Coast Guard crew honoured for 'nick of time' heroics that prevented catastrophe
The Canadian Coast Guard icebreaker Louis S. St-Laurent sails past a iceberg in Lancaster Sound, Friday, July 11, 2008. (Jonathan Hayward/The Canadian Press)
Adina Bresge, The Canadian Press
Published Tuesday, July 12, 2016 5:33PM EDT
HALIFAX -- It was their last hope of preventing a potential environmental disaster.
Buffeted by gale-force winds, three Canadian Coast Guard members gripped the rails of a 145-metre long barge that had been cut adrift in a storm in St. George's Bay, near Port Hood, N.S.
The ship, with as much as 34,000 litres of diesel fuel on board, was being propelled toward the pristine beaches of Henry Island. The team couldn't get a tow line, and decided they had to try to anchor the barge where it was.
The team's engineer, John Seymour, tried to steady himself on the heaving ship, as he bashed the anchor with a piece of timber, again and again.
Finally, it gave. The boat tipped on its side, splashing the crew with cold water as the five-metre waves lapped closer to the railing. The barge had been stopped less than a kilometre from shore.
"We got it literally just in the nick of time," rescue specialist Peter Cowan said in an interview.
On Wednesday, more than eight years after the Dec. 17, 2007, rescue, five members of the CCGS Edward Cornwallis crew are among more than 70 Atlantic Canadians who will receive decorations from Governor-General David Johnston in Halifax.
Cowan said Tuesday he's looking forward to seeing his old shipmates, some of whom have retired or lost touch since that fateful day barely a week before Christmas.
The Cornwallis had been docked in Mulgrave, N.S., to take refuge from a winter storm.
Not far away, the American tug Eileen M. Roehrig had lost its tow of its barge, Houston, to the savage Gulf of St. Lawrence currents the previous night.
The Coast Guard dispatched the Cornwallis crew to board the barge, while the CCGS Terry Fox stood nearby readying its tow gear.
With five people on board, the rescue craft approached the lee side of the hulking vessel, which was perforated with small "step holes." Cowan, Seymour and rescue specialist Paul York jumped amidst heaving waves and scaled 7.5 metres up the boat.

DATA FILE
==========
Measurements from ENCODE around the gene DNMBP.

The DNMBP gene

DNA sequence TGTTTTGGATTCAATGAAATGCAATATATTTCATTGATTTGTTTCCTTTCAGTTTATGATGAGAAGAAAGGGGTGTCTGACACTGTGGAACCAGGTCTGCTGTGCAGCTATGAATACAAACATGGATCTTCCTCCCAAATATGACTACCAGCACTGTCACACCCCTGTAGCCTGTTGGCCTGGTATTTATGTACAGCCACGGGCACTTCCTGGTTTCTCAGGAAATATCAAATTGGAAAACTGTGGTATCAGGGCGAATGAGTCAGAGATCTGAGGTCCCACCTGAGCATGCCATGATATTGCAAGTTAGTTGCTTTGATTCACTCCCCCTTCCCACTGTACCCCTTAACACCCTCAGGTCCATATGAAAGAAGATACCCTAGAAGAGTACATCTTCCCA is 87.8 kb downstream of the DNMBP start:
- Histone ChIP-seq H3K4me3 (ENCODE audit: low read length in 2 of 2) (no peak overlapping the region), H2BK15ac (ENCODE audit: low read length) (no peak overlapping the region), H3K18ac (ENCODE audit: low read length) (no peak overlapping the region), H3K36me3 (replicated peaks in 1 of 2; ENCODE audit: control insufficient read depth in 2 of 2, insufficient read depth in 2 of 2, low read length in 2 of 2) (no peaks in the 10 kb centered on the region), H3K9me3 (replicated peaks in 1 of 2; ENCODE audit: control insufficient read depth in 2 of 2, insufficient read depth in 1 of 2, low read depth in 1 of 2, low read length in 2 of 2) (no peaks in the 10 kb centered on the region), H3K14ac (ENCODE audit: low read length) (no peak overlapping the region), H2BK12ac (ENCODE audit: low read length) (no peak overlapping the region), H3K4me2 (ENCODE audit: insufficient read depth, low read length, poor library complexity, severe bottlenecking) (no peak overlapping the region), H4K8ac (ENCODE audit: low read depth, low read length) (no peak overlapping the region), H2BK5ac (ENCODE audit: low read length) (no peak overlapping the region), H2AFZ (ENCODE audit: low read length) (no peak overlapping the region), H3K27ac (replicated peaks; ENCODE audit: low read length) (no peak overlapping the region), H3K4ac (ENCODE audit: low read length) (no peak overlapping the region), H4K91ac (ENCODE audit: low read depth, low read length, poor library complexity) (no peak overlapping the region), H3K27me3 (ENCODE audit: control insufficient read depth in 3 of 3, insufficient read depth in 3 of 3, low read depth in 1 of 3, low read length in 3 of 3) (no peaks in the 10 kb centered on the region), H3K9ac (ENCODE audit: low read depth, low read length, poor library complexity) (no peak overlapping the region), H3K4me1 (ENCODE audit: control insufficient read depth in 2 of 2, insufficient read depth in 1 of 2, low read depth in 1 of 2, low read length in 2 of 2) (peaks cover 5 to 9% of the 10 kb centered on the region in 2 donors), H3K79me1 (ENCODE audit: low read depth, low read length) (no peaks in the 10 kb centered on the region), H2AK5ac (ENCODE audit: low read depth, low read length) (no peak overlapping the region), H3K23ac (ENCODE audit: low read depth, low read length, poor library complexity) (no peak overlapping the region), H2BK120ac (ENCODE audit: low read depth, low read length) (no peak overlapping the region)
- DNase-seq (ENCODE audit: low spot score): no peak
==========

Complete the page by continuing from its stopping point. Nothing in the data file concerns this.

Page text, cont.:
"(We) kind of scrambled up the pigeon holes before we either fell off, or got wet, or got crushed by the boats," Cowan said. "One, two, three -- jump!"
The men scoured the ship for a towing line they could pass remaining crew members to bring to the Terry Fox.
After several attempts to pass a line, the weather deteriorated, with 70 km/h winds and intermittent snow squalls.
"It was drifting to a critical point near shore where we had to change focus," Cowan said. "One of the things we were concerned about was if we were able to let the anchor go, would we be able to stop the anchor?"
Once they freed the anchor, the team manually controlled its release, securing the barge about half an hour before it would have hit shore.
The crew had to remain on board without food and water due to the severe conditions. As evening approached, Seymour managed to get the generators going for warmth, and to light the deck for the two helicopters aiding the mission.
At around 6 p.m. a helicopter hoisted the crew from the deck.
"This guy came out of the sky, put a horse collar on me, put his arms around me in a hug and the next thing I knew I was in the helicopter ... safe and sound," Seymour said, according to a Coast Guard report.
Cowan, Seymour and York were flown to CFB Greenwood, where they were greeted with applause from their shipmates and cookies on their bunks.
"Any time that you do something, it's nice to have people recognize it," Cowan said.
"The cookie was probably more valuable at the time, but ... as far as personal achievements and stuff that makes it on the resume, I have to give it to the Governor-General."
On Dec. 19, the tug returned to recover the barge with the assistance of the Cornwallis crew.
On Wednesday, Cowan, Seymour, York, Anthony Kelly and Byron Samson will receive medals for meritorious service, an award bestowed upon those "who have performed an exceptional deed or activity that brings honour to Canada," according to a statement from Rideau Hall.